War between Russia and Ukraine: important things to know about the conflict

Russia warns that relations with the US are “about to be severed”, Russia has summoned the US ambassador to protest President Joe Biden’s criticism of Russian President Vladimir Putin.

Here are some important things to know about the conflict:


Ukrainian officials rejected a Russian offer to grant its troops safe passage out of the encircled city, which would hand Mariupol over to Russia and unite Russian forces in southern and eastern Ukraine along the Sea of ​​Azov.

It is not clear how many victims were killed in the Russian art school bombing, Zelenskyy said in a video speech early Monday. That attack came just days after a bomb hit a theater in Mariupol on Wednesday, where more than 1,000 people are said to have been sheltering. It is not clear how many people were killed in the attack.

“Nearly 90% (of the city) has been destroyed,” Mariupol resident Maria Fiodorova, 77, said Monday as she crossed the border into Medyka, Poland. “There are no more buildings there.”


The Russian military says it will continue to use hypersonic Kinzhal missiles to hit particularly important targets in Ukraine.

Russian shelling near the city center of the capital Kiev killed eight people on Sunday, emergency services said. The attack damaged a nearby high-rise building and destroyed a shopping center, which Major General Igor Konashenkov, the spokesman for the Russian Defense Ministry, said it was targeted because it was used to store missiles. The claim cannot be independently verified.

Russian troops are trying to surround the Ukrainian capital, which was home to nearly 3 million people before the war.

Ukraine’s Attorney General said a Russian grenade hit a chemical plant outside the city of Sumy just after 3 a.m. Monday, causing a leak in a 50-ton ammonia tank that took hours. Konashenkov claimed the leak was a “planned provocation” by Ukrainian forces to falsely accuse Russia of a chemical attack.

Konashenkov also said a nighttime cruise missile hit a Ukrainian military training center in the Rivne region, killing 80 foreign and Ukrainian troops. A Ukrainian official confirmed a strike, without releasing the number of casualties.

Ukraine’s nuclear regulatory agency said on Monday that radiation monitors around the Chernobyl nuclear power plant — site of the world’s worst 1986 meltdown — have stopped working. It also said firefighters are no longer available in the region to protect forests damaged by decades of radioactivity.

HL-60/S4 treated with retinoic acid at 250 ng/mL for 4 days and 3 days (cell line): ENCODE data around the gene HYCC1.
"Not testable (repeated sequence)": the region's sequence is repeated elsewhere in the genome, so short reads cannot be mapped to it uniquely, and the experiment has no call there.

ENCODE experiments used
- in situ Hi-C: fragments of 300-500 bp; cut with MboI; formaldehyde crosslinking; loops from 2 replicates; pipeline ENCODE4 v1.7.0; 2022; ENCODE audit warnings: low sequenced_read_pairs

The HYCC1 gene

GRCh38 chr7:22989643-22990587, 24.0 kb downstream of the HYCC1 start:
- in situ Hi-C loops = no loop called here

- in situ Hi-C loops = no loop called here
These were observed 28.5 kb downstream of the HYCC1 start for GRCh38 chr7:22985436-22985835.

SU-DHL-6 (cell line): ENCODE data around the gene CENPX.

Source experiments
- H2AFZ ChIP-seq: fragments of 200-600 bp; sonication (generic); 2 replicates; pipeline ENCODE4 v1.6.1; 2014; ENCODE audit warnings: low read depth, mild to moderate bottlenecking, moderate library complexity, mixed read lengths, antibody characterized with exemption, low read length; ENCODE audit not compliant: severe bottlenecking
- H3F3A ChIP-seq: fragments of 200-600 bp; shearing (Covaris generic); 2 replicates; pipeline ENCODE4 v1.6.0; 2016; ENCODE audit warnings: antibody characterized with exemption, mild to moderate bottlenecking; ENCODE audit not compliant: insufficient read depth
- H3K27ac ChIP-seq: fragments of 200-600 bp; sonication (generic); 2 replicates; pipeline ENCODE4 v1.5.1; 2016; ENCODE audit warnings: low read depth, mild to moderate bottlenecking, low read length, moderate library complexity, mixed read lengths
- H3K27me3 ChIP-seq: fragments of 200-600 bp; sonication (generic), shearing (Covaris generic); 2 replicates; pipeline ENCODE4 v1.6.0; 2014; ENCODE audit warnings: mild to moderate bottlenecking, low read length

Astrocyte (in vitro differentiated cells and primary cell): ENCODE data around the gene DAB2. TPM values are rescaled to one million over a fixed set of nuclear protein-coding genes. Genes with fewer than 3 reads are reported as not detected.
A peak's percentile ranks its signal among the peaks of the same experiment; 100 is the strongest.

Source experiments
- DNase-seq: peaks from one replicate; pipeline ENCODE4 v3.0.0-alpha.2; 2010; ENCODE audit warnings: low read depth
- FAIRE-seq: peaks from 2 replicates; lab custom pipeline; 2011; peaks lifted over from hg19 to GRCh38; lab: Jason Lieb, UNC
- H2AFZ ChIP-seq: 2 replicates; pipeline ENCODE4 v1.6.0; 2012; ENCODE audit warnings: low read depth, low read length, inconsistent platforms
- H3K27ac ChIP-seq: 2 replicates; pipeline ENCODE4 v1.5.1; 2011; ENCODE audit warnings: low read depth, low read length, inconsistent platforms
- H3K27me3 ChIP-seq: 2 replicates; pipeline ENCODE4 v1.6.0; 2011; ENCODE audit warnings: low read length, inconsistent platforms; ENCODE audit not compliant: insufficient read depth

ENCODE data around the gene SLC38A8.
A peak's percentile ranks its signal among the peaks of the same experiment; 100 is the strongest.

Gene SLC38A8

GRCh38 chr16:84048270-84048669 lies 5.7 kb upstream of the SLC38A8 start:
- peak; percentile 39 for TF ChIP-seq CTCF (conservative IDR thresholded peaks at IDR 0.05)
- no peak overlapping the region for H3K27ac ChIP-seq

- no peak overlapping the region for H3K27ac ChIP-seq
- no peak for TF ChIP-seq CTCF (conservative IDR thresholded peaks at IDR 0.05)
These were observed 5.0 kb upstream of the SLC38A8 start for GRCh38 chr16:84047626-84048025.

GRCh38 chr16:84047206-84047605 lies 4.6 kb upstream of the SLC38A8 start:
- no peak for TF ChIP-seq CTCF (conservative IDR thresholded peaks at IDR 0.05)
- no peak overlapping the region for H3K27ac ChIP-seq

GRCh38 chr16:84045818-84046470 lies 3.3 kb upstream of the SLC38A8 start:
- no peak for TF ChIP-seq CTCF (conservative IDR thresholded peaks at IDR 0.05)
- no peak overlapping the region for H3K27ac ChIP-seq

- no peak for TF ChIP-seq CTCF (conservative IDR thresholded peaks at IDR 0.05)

AP video journalist Mstyslav Chernov has shared his harrowing experience, along with AP photographer Evgeniy Maloletka, of being the only international journalists in besieged Mariupol before fleeing last week.

“We were the last journalists in Mariupol. Now there are none,” he said.

The Russian siege of Mariupol has led to shortages of food, water and energy. Video captured by AP shows residents pushing carts and carrying bags of food and supplies along rubble-infested streets and thoroughfares.

AP journalists at the scene of Russian shelling in Kiev witnessed the crushed ruin of the mall, which was still smoldering Monday morning. The force of the explosion shattered every window in the adjacent high-rise building and twisted the metal frames. In the distance was the sound of artillery as firefighters made their way through the devastation in the densely populated Podil district.


Russians have increased the number of military aircraft flights over Ukraine in the past two days, according to a senior US defense official who spoke on condition of anonymity to discuss the military’s assessment. That reportedly includes as many as 300 in the past 24 hours, most of which involve air-to-ground attacks. On Monday, Russia had fired more than 1,100 rockets into Ukraine, the official said.

The official said on Monday that Ukraine — which uses short- and long-range air defense systems and drones to target Russian planes — has also increased the pace of its military flights, but declined to provide figures.

The British Ministry of Defense said on Monday that Ukrainian resistance had kept the bulk of Russian forces more than 25 kilometers (15 miles) from Kiev city center but that the capital “remains Russia’s main military target”.


Russian and Ukrainian officials have held a series of talks, but no substantive solution to the conflict has emerged from that dialogue.

Zelenskyy spoke to Israeli lawmakers via video link on Sunday and thanked Israel for its efforts to broker talks with Russia. Zelenskyy has said he would be willing to meet Putin in person, but Kremlin spokesman Dmitry Peskov said on Monday more progress needs to be made first.

Biden will travel to Europe this week, where he will attend a summit with NATO leaders who will seek ways to bolster the bloc’s own deterrence and defenses to deal with the now openly confrontational Putin. Citing “unacceptable statements” by Biden about Putin — a clear reference to the American calling the Russian a “war criminal” — the Russian Foreign Ministry has warned that relations with the US are “on the brink of becoming broken” and summoned the US ambassador.

Biden discussed the war on Monday with European leaders, including President Emmanuel Macron of France, Chancellor Olaf Scholz of Germany, Prime Minister Mario Draghi of Italy and British Prime Minister Boris Johnson.

Biden and NATO have repeatedly said that while they will provide weapons and other defensive support to Ukraine that is not a member of NATO, they are determined to avoid any escalation that risks a wider war with Russia.


Comprehensive casualty figures are difficult to confirm. From the start of the war through Sunday, the UN human rights agency recorded 925 dead and 1,496 injured. Ukrainian officials say thousands of civilians have been killed. Estimates of Russian deaths vary, but even conservative figures run into the small thousands.

Leave a Comment